Harvard Women's Health Watch

Why regular check-ups are still a good idea

An annual "well woman" visit has important health benefits — especially the doctor-patient relationship it fosters.

For most of the 20th century, the yearly "head-to-toe" physical for adults with no medical complaints was the standard of care, a way to detect disease early and reduce mortality. It typically featured blood tests, urinalysis, and screenings that included a chest x-ray and electrocardiogram. But in the late 1970s, various health groups began to re-evaluate the practice — partly because managed-care organizations wanted to bolster efficiency and reduce costs.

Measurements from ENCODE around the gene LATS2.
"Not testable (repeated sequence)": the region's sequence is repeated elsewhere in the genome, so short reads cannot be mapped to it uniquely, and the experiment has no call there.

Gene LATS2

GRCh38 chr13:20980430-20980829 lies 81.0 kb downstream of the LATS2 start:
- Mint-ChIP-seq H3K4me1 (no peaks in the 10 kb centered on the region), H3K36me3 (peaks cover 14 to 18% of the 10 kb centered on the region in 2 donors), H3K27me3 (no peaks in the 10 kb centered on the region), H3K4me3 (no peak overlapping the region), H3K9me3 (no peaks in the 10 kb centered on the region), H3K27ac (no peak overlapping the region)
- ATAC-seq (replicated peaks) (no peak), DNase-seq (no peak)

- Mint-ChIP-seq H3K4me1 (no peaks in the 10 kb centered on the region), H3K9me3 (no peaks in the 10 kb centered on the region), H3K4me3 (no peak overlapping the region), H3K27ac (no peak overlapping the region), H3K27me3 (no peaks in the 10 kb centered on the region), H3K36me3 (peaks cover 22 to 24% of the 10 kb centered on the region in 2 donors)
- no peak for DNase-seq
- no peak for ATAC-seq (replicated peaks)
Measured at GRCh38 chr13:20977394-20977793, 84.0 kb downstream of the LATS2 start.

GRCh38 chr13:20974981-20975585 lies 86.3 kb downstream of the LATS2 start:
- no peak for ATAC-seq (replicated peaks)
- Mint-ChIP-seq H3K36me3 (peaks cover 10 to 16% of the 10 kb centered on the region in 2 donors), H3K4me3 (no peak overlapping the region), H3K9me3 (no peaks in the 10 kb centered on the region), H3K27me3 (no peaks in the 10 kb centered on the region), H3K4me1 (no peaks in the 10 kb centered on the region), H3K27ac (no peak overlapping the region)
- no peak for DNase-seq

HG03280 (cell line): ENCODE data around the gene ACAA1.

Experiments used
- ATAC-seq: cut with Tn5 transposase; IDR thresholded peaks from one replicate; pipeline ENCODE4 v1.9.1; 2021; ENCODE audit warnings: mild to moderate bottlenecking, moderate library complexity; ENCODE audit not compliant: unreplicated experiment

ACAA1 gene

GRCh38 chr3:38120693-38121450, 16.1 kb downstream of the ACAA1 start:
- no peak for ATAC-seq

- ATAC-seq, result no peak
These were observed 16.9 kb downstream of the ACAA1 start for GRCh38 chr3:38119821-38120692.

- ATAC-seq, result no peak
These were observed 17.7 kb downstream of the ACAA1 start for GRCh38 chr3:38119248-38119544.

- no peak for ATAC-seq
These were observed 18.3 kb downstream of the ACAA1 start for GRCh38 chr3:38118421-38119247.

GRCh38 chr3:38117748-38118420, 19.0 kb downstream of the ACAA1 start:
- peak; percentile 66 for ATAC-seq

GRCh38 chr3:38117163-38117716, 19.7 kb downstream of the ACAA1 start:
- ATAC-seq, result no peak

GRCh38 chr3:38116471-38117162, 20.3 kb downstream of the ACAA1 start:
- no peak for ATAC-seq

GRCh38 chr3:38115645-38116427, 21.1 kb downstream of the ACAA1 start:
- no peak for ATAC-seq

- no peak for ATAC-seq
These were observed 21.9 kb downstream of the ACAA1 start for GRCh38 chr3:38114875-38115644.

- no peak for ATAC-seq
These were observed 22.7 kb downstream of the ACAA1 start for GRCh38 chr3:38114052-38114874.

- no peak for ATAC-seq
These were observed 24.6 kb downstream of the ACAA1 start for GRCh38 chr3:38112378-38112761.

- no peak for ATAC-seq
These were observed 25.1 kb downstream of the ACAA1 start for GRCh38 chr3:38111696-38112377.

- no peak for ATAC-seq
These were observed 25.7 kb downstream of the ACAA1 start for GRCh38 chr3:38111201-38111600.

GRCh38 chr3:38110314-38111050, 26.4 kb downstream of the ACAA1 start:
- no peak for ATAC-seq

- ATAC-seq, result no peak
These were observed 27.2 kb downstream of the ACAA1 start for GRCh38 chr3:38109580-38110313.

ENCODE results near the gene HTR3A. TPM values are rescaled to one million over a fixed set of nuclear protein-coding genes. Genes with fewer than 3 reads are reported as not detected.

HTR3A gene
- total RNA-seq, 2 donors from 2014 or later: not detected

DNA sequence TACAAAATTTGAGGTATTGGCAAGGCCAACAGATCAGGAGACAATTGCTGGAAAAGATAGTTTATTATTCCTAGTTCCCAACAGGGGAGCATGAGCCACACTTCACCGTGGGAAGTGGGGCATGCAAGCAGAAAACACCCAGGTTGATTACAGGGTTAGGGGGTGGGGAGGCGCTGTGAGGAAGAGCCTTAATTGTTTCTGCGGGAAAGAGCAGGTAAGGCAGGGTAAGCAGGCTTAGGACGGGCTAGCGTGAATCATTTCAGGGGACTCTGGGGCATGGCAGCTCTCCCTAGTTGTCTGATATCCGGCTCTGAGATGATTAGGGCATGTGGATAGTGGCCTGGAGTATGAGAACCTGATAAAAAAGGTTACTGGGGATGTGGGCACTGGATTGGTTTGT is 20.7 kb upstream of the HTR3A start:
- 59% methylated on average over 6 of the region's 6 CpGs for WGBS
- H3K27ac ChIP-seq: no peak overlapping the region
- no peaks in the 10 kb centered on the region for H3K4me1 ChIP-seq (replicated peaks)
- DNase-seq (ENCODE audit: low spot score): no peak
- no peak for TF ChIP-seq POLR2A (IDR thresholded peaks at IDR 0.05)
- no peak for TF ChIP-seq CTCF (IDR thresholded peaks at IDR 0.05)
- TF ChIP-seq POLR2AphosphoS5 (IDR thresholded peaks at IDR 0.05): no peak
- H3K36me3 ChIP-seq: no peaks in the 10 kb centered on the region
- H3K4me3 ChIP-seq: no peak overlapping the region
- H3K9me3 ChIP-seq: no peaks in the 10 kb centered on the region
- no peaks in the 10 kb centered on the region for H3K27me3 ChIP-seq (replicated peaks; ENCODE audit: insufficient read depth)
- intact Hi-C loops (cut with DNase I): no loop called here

Since then, several authoritative bodies have concluded that healthy adults don't need comprehensive physicals every year. That's the view, for example, of the U.S. Preventive Services Task Force (USPSTF), an expert panel that reviews medical evidence and issues guidelines. The USPSTF and other groups say there's insufficient evidence that such exams actually pay off in the detection and prevention of disease. Instead, these experts recommend that doctors conduct less extensive exams in the course of routine medical care and tailor them to a patient's age, sex, family history, and other individual risk factors. They also hold that procedures and tests should be limited to those of proven preventive value. For women, these include mammography; checking blood pressure, weight, and cholesterol levels; and Pap smears and colon cancer screening. Physicians can remind patients about screenings and counsel them about lifestyle and prevention during visits for various medical reasons.

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